Also, Porsche charges astronomical licensing fees for anything associated with their brand. Just look at video games for example.. Many times you will see RUF cars instead of actual Porsches in games because they want too much for licensing.

          Actually, that's not the reason why. The reason was EA had an exclusive license to use Porsche in its games Need for Speed and Real Racing. Exclusive, as in no one else was allowed.

          This agreement ended in 2016, after a 16 year exclusivity deal, which means you are now fr

    • If you have ever actually used 3D metal printing for small or fine parts, you will know it is not print and use. You need to spend some time finishing and fine detail (think gear teeth etc) don't work too well. Possibly they can improve it but chances are it will get worse when it gets cheaper. When we tried it the parts were unusable but we were trying to make parts that did not just look like something but were useful in a small unit. For something big and smooth like a lever seems like it would be ok. Th
    • Yes, quite.
      What we need next is some kind of machine that you can use to cur metal into shapes, perhaps using some kind of spinning tool and an x/y/z movable bed..

      Oh way, its called a milling machine, and combined with a tig welder, you can replicate a LOT of things without the problems associated with the random-and-unpredictable finish and strength of 3d metal printing.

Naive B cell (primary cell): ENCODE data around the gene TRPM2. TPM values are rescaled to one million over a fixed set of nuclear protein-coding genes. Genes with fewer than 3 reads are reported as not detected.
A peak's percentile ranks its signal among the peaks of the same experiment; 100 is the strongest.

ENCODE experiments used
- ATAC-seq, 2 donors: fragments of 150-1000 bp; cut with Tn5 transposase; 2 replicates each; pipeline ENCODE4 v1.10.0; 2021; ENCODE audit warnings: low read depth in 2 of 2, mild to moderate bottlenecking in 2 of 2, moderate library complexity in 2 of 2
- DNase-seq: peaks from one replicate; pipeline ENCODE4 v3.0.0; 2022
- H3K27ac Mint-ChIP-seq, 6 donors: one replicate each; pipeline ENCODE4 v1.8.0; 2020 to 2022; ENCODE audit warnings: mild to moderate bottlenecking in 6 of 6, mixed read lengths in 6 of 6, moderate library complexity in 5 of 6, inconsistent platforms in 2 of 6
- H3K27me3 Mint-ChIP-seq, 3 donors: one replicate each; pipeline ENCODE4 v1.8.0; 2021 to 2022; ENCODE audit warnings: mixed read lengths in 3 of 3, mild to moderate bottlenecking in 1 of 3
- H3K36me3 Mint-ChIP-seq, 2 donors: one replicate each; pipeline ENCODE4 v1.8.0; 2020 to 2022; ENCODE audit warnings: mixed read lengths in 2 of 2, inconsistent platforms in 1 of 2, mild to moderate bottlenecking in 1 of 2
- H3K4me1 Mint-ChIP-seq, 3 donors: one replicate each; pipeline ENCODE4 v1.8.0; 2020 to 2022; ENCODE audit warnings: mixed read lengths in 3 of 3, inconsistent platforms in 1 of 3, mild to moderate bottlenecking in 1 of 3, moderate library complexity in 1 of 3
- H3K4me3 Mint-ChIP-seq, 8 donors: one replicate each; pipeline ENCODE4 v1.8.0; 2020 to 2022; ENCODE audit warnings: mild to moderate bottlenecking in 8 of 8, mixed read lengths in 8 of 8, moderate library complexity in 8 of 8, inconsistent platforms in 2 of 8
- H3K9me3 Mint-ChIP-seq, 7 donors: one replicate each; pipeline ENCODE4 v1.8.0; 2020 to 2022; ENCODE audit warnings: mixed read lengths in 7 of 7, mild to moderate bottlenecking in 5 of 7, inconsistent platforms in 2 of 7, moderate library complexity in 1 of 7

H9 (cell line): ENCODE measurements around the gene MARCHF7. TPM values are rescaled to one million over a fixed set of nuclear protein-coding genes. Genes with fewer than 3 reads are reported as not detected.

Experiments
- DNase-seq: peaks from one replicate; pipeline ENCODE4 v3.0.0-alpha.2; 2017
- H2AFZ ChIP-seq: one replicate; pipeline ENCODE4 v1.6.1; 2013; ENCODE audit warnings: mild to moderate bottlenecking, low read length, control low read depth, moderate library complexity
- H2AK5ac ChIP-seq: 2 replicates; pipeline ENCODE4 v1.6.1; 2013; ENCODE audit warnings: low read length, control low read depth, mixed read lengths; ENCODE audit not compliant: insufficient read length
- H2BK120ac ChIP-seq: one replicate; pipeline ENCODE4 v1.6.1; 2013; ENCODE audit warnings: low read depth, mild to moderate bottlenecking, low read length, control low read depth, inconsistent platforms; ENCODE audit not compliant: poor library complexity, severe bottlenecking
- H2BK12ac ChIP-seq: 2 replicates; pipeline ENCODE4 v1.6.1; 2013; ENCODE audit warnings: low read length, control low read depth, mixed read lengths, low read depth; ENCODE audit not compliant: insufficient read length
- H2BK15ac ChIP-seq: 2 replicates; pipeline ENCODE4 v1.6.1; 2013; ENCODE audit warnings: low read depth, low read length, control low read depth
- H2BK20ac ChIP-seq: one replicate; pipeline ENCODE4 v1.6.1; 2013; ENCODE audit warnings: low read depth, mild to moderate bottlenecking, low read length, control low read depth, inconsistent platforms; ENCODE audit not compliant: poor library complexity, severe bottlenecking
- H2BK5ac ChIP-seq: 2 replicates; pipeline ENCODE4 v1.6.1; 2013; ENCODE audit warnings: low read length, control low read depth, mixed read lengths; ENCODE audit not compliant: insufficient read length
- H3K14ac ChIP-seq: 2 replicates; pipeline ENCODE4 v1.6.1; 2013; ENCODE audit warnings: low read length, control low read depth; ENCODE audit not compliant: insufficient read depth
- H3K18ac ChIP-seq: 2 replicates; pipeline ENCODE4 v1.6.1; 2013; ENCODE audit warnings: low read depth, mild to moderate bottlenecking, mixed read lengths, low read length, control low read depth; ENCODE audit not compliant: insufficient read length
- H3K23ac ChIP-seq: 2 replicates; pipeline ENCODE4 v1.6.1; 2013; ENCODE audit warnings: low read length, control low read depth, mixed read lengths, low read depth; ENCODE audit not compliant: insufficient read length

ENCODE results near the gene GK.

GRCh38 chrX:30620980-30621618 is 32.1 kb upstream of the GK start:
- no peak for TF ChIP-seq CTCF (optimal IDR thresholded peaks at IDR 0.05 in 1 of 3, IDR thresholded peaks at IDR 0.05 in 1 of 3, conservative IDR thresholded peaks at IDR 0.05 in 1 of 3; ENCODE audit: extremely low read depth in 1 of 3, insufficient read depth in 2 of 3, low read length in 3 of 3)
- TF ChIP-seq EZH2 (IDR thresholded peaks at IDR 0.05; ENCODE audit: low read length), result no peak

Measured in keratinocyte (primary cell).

Metal printing will make 'easy' parts easy (remember, you have to come up with an accurate 3d model), and hard parts will still be hard.

      Th

    • I have a 1972 Eldorado convertible. It doesn't have excessive plastic, but some parts, such as the molding next to the back seat, which also holds the latch for the parade boot, are showing their age (and then some: that part showed it by disintegrating when I tuned the latch).

      Being able to print these would be a big deal. Cadillac isn't going to make any more, and it would be prohibitively expensive if they did. But if a straightforward ways mad to scan these, printing would be a truly desirable option.

  • by Anonymous Coward

    Have we already gone full-on idiocracy [imdb.com]in just 12 years?

  • Aahh... no.

    Porsche - or at least Porsche North America - got out of the 356 parts business around 2000, and sold all remaining NOS stock to Stoddard

    Fortunately, I have all the weird and special bits and pieces for my 356c coupe- and there are some skilled artisans making 3rd party metal parts for what I'll have to replace eventually (door skins, etc)

  • You wouldn't download a car.

    But you will.
  • I can't wait for a torrent where I can just download the plans and print out a 911 turbo.
  • They'll science something for you.

    This sounds more like engineering than science -- 3d printers and laser heating sounds more like an application of engineering than science.

  • Finally!!! (Score:4, Insightful)

    by zifn4b ( 1040588 ) on Tuesday February 13, 2018 @07:39PM (#56119061)
    I can finally get parts for my Porsche collection said no Slashdot member ever.
    • by Anonymous Coward

      As a Porsche owner and PCA member, I can verify that the prices are outrageous. My half shafts cost over $400 each, but I purchased the exact same items for a VW bus for $80 each. The OEM A/C slider knobs are $30 each, and the rubber sunroof seal is $120. The A/C compressor was $600 and was stamped Denso.

      I have learned quite a bit, and have performed much of the maintenance myself. Rebuilt power steering was ridiculous, but I did my own for $80 worth of seals (still a ripoff for o-rings).

  • Clearly the specialised tools existed at the time the car was manufactured, so why do these tools no longer exist? Were they destroyed?
    Surely it would make sense to keep such things for production of classic parts, especially for a manufacturer like Porsche.

  • This is a little more practical maybe. http://www.weybridgeusedcars.c... [weybridgeusedcars.co.uk]